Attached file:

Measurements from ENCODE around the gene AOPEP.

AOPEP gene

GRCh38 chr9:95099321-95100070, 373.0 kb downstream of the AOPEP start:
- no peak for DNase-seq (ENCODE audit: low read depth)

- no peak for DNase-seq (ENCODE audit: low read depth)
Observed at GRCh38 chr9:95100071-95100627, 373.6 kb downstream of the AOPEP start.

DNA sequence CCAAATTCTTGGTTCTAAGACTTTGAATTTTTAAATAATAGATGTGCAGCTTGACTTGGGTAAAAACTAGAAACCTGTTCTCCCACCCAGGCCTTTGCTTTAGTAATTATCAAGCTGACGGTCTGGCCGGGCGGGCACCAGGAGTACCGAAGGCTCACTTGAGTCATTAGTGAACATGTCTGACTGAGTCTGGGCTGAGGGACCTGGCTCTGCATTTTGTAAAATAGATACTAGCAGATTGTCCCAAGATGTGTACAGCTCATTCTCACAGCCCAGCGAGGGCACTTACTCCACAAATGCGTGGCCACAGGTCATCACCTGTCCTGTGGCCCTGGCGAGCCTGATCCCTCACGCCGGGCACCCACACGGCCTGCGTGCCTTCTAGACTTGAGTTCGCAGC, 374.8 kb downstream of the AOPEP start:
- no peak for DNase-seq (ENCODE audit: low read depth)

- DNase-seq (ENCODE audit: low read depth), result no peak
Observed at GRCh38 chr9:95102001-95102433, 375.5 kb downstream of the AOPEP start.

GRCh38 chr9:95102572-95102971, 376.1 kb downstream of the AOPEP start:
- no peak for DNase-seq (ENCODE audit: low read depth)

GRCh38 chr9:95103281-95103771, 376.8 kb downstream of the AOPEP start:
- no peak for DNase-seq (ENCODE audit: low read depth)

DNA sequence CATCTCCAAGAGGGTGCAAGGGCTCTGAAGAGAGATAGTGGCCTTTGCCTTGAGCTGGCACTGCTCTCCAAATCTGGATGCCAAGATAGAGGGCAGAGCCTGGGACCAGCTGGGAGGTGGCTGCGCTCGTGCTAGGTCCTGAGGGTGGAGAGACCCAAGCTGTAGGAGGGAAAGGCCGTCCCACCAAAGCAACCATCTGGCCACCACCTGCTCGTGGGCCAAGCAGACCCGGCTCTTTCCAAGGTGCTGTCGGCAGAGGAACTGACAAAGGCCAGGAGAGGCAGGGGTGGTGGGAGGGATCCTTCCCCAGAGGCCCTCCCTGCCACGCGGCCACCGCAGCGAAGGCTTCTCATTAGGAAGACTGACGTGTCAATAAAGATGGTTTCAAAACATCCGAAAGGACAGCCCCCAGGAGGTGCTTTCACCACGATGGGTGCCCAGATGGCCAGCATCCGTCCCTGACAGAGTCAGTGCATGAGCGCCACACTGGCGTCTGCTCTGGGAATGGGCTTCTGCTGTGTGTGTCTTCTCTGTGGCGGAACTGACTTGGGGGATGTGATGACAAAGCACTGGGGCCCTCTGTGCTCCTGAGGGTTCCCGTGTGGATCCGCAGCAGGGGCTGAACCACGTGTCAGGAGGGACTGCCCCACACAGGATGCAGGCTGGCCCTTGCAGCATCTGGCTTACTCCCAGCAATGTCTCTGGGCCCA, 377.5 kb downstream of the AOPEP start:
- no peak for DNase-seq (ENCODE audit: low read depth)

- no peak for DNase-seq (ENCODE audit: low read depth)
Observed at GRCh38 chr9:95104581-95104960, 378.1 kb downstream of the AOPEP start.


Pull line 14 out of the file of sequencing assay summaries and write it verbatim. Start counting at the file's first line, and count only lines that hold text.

- no peak for DNase-seq (ENCODE audit: low read depth)